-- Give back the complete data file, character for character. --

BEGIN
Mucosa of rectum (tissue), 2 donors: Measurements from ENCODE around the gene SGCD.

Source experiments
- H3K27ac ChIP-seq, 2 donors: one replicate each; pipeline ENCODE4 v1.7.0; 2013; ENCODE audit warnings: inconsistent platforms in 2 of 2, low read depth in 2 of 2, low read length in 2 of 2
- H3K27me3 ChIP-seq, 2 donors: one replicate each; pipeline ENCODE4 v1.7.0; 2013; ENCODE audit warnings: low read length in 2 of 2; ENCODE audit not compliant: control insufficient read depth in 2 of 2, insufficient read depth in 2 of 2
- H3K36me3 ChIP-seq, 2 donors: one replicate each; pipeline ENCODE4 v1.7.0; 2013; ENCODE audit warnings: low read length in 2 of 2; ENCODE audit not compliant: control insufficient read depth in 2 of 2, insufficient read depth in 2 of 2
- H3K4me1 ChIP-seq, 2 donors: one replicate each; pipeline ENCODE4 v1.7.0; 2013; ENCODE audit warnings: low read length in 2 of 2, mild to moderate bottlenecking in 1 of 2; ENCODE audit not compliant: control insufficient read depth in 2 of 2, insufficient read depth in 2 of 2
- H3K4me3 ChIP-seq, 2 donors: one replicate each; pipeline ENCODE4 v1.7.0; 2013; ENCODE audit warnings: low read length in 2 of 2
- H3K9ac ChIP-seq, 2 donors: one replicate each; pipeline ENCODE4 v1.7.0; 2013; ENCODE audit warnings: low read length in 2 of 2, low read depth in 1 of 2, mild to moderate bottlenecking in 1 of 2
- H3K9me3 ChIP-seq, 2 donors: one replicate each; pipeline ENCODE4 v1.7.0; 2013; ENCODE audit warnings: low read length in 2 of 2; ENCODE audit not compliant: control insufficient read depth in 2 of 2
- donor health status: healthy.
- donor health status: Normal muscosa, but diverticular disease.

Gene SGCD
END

Mucosa of rectum (tissue), 2 donors: Measurements from ENCODE around the gene SGCD.

Source experiments
- H3K27ac ChIP-seq, 2 donors: one replicate each; pipeline ENCODE4 v1.7.0; 2013; ENCODE audit warnings: inconsistent platforms in 2 of 2, low read depth in 2 of 2, low read length in 2 of 2
- H3K27me3 ChIP-seq, 2 donors: one replicate each; pipeline ENCODE4 v1.7.0; 2013; ENCODE audit warnings: low read length in 2 of 2; ENCODE audit not compliant: control insufficient read depth in 2 of 2, insufficient read depth in 2 of 2
- H3K36me3 ChIP-seq, 2 donors: one replicate each; pipeline ENCODE4 v1.7.0; 2013; ENCODE audit warnings: low read length in 2 of 2; ENCODE audit not compliant: control insufficient read depth in 2 of 2, insufficient read depth in 2 of 2
- H3K4me1 ChIP-seq, 2 donors: one replicate each; pipeline ENCODE4 v1.7.0; 2013; ENCODE audit warnings: low read length in 2 of 2, mild to moderate bottlenecking in 1 of 2; ENCODE audit not compliant: control insufficient read depth in 2 of 2, insufficient read depth in 2 of 2
- H3K4me3 ChIP-seq, 2 donors: one replicate each; pipeline ENCODE4 v1.7.0; 2013; ENCODE audit warnings: low read length in 2 of 2
- H3K9ac ChIP-seq, 2 donors: one replicate each; pipeline ENCODE4 v1.7.0; 2013; ENCODE audit warnings: low read length in 2 of 2, low read depth in 1 of 2, mild to moderate bottlenecking in 1 of 2
- H3K9me3 ChIP-seq, 2 donors: one replicate each; pipeline ENCODE4 v1.7.0; 2013; ENCODE audit warnings: low read length in 2 of 2; ENCODE audit not compliant: control insufficient read depth in 2 of 2
- donor health status: healthy.
- donor health status: Normal muscosa, but diverticular disease.

Gene SGCD